The concept of minimal intervention is going big. Here are some of the best places to sip right now—naturally

By Vicki Denig
October 11, 2018
Anna Petrow

There's a whole lot of talk about natural wine these days, and never mind that the talk can often result in heated debate—what’s important is that we’re having the conversation. Originating (like so many good things) in France, the exact definition for the term remains hazy, but the principles behind these wines are unanimously agreed upon: use of organic fruit (often farmed with biodynamic principles), implemented, fermented with native yeasts, and vinified with minimal intervention in the cellar.

What started out French has quickly become American, too, with the natural wine movement now taking the country by storm. At present, natural wine is nothing short of a nationwide phenomenon, with all-natural wine bars popping up across the country.

Looking to whet your palate, and gain a greater understanding of the good stuff? Here are some the best natural wine bars in America, right now—stop in, get to know the juice behind the jargon, gain a greater understanding of the genre, and for goodness’ sake, have a drink.

Stems & Skins Charleston

Located in the Park Circle neighborhood of North Charleston, Stems & Skins, whose name appropriately references a cluster of grapes, was established in 2016, focused on serving natural wines, classic cocktails, and a global selection of beers. “Going to Stems & Skins is like going to a close friend's house for the evening,” says Sarrah Wile, founding partner of natural wine importer, Sour Grapes. “Matt and his wife, Angie, who is almost always there working the floor, are so welcoming. You know you're in good hands and you really feel that southern hospitality.” Expect Mediterranean-style bar snacks, sandwiches, and rotating special events, such as Sunday Meatball Night, or Vinyl Night—bringing a record to spin will get you a fifteen percent discount on your final bill.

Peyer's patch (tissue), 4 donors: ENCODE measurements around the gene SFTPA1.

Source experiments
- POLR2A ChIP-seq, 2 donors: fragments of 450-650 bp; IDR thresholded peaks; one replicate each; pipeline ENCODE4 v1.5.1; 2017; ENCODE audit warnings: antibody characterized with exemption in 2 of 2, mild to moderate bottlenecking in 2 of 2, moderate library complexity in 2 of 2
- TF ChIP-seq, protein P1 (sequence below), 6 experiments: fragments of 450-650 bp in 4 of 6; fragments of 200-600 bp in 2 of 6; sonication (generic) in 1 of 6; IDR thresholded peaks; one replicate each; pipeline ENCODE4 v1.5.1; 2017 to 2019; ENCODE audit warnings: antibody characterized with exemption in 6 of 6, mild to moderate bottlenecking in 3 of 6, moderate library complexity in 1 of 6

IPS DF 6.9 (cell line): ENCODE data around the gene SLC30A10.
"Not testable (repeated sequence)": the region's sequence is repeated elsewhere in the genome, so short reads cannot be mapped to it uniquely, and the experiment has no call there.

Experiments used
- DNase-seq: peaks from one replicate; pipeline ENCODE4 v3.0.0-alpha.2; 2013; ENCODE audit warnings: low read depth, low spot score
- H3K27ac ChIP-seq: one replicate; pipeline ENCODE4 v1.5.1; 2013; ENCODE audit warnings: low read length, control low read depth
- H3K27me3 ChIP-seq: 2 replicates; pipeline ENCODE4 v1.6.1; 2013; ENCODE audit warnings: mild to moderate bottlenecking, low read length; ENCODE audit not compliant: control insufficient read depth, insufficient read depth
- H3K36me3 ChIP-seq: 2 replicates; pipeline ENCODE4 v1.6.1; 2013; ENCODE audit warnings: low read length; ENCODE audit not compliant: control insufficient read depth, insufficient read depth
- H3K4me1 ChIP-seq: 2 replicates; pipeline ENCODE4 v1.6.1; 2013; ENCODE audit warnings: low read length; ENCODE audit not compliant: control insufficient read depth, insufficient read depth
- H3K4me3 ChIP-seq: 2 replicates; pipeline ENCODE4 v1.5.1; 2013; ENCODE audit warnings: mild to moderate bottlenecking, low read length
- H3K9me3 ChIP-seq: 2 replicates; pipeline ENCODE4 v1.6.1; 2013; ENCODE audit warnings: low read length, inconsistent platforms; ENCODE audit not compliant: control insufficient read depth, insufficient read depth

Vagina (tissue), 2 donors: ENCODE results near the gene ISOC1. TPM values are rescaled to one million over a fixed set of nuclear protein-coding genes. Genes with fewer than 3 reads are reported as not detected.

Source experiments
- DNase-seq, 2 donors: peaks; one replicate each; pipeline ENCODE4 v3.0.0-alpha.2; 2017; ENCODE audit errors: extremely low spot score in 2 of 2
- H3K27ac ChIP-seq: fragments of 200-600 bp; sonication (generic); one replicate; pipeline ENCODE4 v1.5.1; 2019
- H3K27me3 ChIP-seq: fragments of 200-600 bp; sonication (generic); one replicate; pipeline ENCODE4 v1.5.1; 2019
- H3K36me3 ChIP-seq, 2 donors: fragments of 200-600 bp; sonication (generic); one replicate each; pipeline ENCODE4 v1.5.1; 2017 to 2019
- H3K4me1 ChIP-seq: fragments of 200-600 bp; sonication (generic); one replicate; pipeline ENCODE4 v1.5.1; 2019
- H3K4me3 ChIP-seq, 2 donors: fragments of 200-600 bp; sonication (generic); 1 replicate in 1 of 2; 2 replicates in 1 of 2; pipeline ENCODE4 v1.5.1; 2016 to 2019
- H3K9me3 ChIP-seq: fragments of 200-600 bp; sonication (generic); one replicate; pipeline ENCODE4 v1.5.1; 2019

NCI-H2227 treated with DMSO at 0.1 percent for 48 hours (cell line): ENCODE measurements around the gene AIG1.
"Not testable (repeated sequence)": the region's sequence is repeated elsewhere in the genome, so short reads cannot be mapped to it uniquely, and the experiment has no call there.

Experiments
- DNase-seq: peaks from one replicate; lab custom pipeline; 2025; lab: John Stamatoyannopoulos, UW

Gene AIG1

Courtesy of 320 Market

320 Market Café Philadelphia

Pennsylvania’s long-standing control state laws have made creating a diverse and interesting wine selection within the state near impossible; however, at 320 Market Café, with two locations on Philadelphia’s Main Line, natural wines are king, thanks to the passion and dedication of founder Jack Cunicelli. The focus is predominantly on low intervention wines, with a “dash of organic, impulse value wines,” says Cucinelli, highlighting the shop’s offerings of Robinot, Raffault, Bloomer Creek, and Lucy Margaux wines-- as well as Tessier bottles, when available. Eager drinkers can expect to sip Brianne Day and Tue Boeuf wines by the glass, as well as specially curated (and rotating) flights.

Red & White Chicago

Founded in 2008, Red & White is Chicago’s premier natural wine destination, showcasing wines produced with zero chemicals and a hands-off mentality in the cellar. The bar’s hybrid retail/on-premise setting allows customers to simultaneously sip and shop, providing a rotating by the glass/bottle selection. Skin sparklers, domestic rosé, and Galician Spanish whites are just a few of the ’s many by the glass offerings, curated to pair with bar’s bistro menu. Additionally, weekly Saturday tastings, seasonal events, and wine club memberships are a handful of Red & White’s many accessible resources offered to learn about natural wine.

The Ten Bells New York